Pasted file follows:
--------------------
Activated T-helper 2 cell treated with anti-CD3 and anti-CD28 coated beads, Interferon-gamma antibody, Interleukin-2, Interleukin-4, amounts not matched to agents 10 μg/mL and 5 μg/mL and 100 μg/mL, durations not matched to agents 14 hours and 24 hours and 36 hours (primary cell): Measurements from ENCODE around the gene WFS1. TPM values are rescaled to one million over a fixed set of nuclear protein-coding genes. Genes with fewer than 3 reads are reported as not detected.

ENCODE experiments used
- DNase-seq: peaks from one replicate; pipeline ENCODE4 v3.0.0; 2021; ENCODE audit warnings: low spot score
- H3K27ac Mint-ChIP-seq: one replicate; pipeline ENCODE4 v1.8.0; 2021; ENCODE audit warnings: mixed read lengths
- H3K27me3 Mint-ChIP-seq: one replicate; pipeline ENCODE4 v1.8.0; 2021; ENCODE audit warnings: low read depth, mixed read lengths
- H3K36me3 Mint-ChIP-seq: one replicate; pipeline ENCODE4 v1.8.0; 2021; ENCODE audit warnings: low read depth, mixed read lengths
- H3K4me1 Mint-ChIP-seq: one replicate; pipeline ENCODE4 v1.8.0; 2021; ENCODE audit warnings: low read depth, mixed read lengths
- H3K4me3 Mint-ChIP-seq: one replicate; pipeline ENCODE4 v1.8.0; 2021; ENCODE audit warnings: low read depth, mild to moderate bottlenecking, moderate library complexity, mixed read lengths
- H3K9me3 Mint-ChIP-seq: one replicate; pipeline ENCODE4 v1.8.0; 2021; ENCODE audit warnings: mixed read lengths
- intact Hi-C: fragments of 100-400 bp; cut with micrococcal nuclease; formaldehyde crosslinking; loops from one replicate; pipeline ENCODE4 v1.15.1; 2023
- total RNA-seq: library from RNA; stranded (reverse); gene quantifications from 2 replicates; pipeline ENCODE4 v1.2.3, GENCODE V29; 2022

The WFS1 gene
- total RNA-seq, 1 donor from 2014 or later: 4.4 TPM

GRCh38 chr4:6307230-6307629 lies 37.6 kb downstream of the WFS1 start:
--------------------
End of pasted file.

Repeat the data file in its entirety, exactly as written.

Activated T-helper 2 cell treated with anti-CD3 and anti-CD28 coated beads, Interferon-gamma antibody, Interleukin-2, Interleukin-4, amounts not matched to agents 10 μg/mL and 5 μg/mL and 100 μg/mL, durations not matched to agents 14 hours and 24 hours and 36 hours (primary cell): Measurements from ENCODE around the gene WFS1. TPM values are rescaled to one million over a fixed set of nuclear protein-coding genes. Genes with fewer than 3 reads are reported as not detected.

ENCODE experiments used
- DNase-seq: peaks from one replicate; pipeline ENCODE4 v3.0.0; 2021; ENCODE audit warnings: low spot score
- H3K27ac Mint-ChIP-seq: one replicate; pipeline ENCODE4 v1.8.0; 2021; ENCODE audit warnings: mixed read lengths
- H3K27me3 Mint-ChIP-seq: one replicate; pipeline ENCODE4 v1.8.0; 2021; ENCODE audit warnings: low read depth, mixed read lengths
- H3K36me3 Mint-ChIP-seq: one replicate; pipeline ENCODE4 v1.8.0; 2021; ENCODE audit warnings: low read depth, mixed read lengths
- H3K4me1 Mint-ChIP-seq: one replicate; pipeline ENCODE4 v1.8.0; 2021; ENCODE audit warnings: low read depth, mixed read lengths
- H3K4me3 Mint-ChIP-seq: one replicate; pipeline ENCODE4 v1.8.0; 2021; ENCODE audit warnings: low read depth, mild to moderate bottlenecking, moderate library complexity, mixed read lengths
- H3K9me3 Mint-ChIP-seq: one replicate; pipeline ENCODE4 v1.8.0; 2021; ENCODE audit warnings: mixed read lengths
- intact Hi-C: fragments of 100-400 bp; cut with micrococcal nuclease; formaldehyde crosslinking; loops from one replicate; pipeline ENCODE4 v1.15.1; 2023
- total RNA-seq: library from RNA; stranded (reverse); gene quantifications from 2 replicates; pipeline ENCODE4 v1.2.3, GENCODE V29; 2022

The WFS1 gene
- total RNA-seq, 1 donor from 2014 or later: 4.4 TPM

GRCh38 chr4:6307230-6307629 lies 37.6 kb downstream of the WFS1 start: